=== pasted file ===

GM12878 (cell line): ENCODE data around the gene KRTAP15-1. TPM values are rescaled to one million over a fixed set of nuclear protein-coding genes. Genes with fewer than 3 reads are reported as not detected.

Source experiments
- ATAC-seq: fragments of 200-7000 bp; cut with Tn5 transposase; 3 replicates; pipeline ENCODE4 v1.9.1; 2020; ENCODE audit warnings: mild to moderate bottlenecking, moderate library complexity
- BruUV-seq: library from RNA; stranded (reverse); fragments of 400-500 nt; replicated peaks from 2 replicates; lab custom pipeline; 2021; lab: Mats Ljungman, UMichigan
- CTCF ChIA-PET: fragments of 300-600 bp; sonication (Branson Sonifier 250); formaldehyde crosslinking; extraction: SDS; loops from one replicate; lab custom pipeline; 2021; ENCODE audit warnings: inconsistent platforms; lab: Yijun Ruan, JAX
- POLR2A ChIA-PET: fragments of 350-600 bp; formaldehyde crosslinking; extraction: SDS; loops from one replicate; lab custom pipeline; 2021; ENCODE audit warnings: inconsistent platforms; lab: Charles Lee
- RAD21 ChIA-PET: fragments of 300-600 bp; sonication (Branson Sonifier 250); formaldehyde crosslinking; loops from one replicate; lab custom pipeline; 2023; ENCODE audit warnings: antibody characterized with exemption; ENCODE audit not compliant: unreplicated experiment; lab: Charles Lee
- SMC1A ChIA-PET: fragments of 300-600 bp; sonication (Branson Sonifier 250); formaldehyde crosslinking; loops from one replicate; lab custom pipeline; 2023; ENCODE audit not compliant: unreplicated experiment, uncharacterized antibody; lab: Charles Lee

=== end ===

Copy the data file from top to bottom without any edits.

GM12878 (cell line): ENCODE data around the gene KRTAP15-1. TPM values are rescaled to one million over a fixed set of nuclear protein-coding genes. Genes with fewer than 3 reads are reported as not detected.

Source experiments
- ATAC-seq: fragments of 200-7000 bp; cut with Tn5 transposase; 3 replicates; pipeline ENCODE4 v1.9.1; 2020; ENCODE audit warnings: mild to moderate bottlenecking, moderate library complexity
- BruUV-seq: library from RNA; stranded (reverse); fragments of 400-500 nt; replicated peaks from 2 replicates; lab custom pipeline; 2021; lab: Mats Ljungman, UMichigan
- CTCF ChIA-PET: fragments of 300-600 bp; sonication (Branson Sonifier 250); formaldehyde crosslinking; extraction: SDS; loops from one replicate; lab custom pipeline; 2021; ENCODE audit warnings: inconsistent platforms; lab: Yijun Ruan, JAX
- POLR2A ChIA-PET: fragments of 350-600 bp; formaldehyde crosslinking; extraction: SDS; loops from one replicate; lab custom pipeline; 2021; ENCODE audit warnings: inconsistent platforms; lab: Charles Lee
- RAD21 ChIA-PET: fragments of 300-600 bp; sonication (Branson Sonifier 250); formaldehyde crosslinking; loops from one replicate; lab custom pipeline; 2023; ENCODE audit warnings: antibody characterized with exemption; ENCODE audit not compliant: unreplicated experiment; lab: Charles Lee
- SMC1A ChIA-PET: fragments of 300-600 bp; sonication (Branson Sonifier 250); formaldehyde crosslinking; loops from one replicate; lab custom pipeline; 2023; ENCODE audit not compliant: unreplicated experiment, uncharacterized antibody; lab: Charles Lee